A native St. Louisan, Valerie Witte arrived in San Francisco in 2003 and now lives just a bit down the road in Burlingame, CA. She has produced chapbooks with the g.e. collective, including her own book, The History of Mining. She is a member of Kelsey Street Press, which publishes experimental writing by women, and she co-founded the Bay Area Correspondence School. Her work has appeared in various journals, such as Barrow Street, VOLT, Interim, and Letterbox; and her manuscript, a game of correspondence, was a finalist for the 2013 Gatewood Prize (Switchback Books). In her daytime hours, she edits photography books, ebooks, and videos in San Francisco. Valerie was a contributor to the 2014 co-produced LPP-Celery Space show Quotidiæn, for which she collaborated with Jennifer Yorke, and she was a writer-in residence at La Porte Peinte in 2015, when she worked again with Jennifer Yorke on a collaborative project. Check out her work at valeriewitte.squarespace.com.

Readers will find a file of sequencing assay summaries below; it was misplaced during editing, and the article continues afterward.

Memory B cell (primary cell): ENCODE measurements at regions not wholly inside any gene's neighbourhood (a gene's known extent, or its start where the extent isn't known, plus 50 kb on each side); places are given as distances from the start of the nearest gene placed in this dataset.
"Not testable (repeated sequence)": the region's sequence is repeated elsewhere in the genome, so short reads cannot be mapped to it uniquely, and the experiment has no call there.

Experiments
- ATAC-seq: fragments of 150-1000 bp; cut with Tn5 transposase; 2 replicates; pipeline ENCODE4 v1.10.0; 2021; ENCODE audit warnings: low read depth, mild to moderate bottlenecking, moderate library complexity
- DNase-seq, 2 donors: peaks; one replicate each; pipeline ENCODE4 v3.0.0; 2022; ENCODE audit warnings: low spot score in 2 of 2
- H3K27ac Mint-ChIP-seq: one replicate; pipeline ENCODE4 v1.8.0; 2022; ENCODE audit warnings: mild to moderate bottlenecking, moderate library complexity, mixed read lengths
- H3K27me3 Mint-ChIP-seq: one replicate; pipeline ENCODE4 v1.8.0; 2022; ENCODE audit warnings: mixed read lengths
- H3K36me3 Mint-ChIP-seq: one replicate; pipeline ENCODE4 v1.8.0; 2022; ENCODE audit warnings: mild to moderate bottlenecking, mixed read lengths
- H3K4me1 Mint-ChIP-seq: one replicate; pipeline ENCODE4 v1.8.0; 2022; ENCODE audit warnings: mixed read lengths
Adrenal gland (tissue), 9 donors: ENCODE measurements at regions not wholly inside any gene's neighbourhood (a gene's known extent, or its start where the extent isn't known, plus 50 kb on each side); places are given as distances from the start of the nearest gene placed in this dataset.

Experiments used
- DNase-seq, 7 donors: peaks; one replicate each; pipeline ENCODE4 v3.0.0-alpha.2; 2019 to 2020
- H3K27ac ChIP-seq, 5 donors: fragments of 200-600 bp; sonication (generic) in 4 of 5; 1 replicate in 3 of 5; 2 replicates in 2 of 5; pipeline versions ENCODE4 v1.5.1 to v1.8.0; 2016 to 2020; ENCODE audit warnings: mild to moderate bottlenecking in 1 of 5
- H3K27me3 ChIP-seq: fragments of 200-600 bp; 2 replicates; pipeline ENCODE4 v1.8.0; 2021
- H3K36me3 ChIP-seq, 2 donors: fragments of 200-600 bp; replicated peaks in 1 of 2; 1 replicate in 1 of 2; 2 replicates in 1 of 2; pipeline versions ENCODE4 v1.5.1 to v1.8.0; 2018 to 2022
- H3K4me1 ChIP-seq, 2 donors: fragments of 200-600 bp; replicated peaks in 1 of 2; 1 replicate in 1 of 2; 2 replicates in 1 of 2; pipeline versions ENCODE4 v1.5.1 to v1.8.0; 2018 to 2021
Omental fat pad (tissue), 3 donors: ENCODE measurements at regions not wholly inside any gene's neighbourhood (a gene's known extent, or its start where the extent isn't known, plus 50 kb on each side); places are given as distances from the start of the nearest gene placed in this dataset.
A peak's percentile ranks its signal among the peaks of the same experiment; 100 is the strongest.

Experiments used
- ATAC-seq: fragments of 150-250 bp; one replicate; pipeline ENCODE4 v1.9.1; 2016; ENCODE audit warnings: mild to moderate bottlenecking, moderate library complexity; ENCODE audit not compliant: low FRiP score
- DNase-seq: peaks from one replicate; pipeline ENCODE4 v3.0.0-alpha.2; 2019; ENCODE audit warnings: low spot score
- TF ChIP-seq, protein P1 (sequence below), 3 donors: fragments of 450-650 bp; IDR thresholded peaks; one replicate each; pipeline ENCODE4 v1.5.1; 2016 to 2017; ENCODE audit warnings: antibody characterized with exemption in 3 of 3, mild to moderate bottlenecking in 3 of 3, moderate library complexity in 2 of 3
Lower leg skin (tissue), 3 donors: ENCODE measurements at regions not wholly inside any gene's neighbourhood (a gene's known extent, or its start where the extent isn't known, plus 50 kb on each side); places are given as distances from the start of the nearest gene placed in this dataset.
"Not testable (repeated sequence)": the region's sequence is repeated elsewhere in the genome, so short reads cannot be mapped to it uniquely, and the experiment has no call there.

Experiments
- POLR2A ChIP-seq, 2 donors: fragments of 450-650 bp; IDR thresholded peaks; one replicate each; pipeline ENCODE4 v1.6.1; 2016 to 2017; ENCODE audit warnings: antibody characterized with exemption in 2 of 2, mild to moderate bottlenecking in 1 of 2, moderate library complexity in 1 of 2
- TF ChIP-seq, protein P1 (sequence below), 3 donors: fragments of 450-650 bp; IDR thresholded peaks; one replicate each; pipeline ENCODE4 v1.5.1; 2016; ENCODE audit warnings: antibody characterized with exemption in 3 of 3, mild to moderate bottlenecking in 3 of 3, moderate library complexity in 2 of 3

In my writing, I invite the reader into the reality of the textual landscapes I create, challenging her to draw her own conclusions about the meaning of the work and the function of the language in building it. To build these “realities,” I often work with fragments — collecting words and phrases from materials ranging from emails and news articles to nonfiction books and other sources, to create work that requires a willingness to navigate a fragmented world of actual events, found language, and personal narrative. I am deeply interested in the intersection of words and other media, visual art, music, and technology. As a result, I have worked with other writers to create works ranging from cowritten texts related to the art of origami flower-folding and the development of the Apollo spacesuit; to collaborations with visual artists on artist books, broadsides, and potentially sound and video projects. In recent work, I examine the human body in unconventional ways — focusing on aspects that are disturbing rather than easy or pleasant to observe. I am interested in the imperfections of bodies rather than the obviously beautiful, a commonality I have discovered in the work of Jennifer Yorke, with whom I have been collaborating on artist books based on my manuscript, Flood Diary. Based on our experience working together and our shared artistic interests, we were eager to continue our work on this manuscript while also considering other potential projects, including working audio-visually. Working in close proximity together at LPP, rather than from our homes — Chicago and San Francisco — enabled us to fully explore this opportunity.